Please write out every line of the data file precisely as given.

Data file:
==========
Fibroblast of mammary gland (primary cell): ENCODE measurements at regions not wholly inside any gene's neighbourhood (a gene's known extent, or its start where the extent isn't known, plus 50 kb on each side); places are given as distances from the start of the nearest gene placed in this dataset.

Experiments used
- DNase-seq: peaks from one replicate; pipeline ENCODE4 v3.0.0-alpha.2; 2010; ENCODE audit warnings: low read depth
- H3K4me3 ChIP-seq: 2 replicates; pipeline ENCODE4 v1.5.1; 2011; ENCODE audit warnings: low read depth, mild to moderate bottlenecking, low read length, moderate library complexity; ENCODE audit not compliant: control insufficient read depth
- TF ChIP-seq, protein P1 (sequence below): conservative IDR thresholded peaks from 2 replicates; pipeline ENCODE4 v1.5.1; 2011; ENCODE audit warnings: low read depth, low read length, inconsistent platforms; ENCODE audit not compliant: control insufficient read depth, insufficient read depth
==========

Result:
Fibroblast of mammary gland (primary cell): ENCODE measurements at regions not wholly inside any gene's neighbourhood (a gene's known extent, or its start where the extent isn't known, plus 50 kb on each side); places are given as distances from the start of the nearest gene placed in this dataset.

Experiments used
- DNase-seq: peaks from one replicate; pipeline ENCODE4 v3.0.0-alpha.2; 2010; ENCODE audit warnings: low read depth
- H3K4me3 ChIP-seq: 2 replicates; pipeline ENCODE4 v1.5.1; 2011; ENCODE audit warnings: low read depth, mild to moderate bottlenecking, low read length, moderate library complexity; ENCODE audit not compliant: control insufficient read depth
- TF ChIP-seq, protein P1 (sequence below): conservative IDR thresholded peaks from 2 replicates; pipeline ENCODE4 v1.5.1; 2011; ENCODE audit warnings: low read depth, low read length, inconsistent platforms; ENCODE audit not compliant: control insufficient read depth, insufficient read depth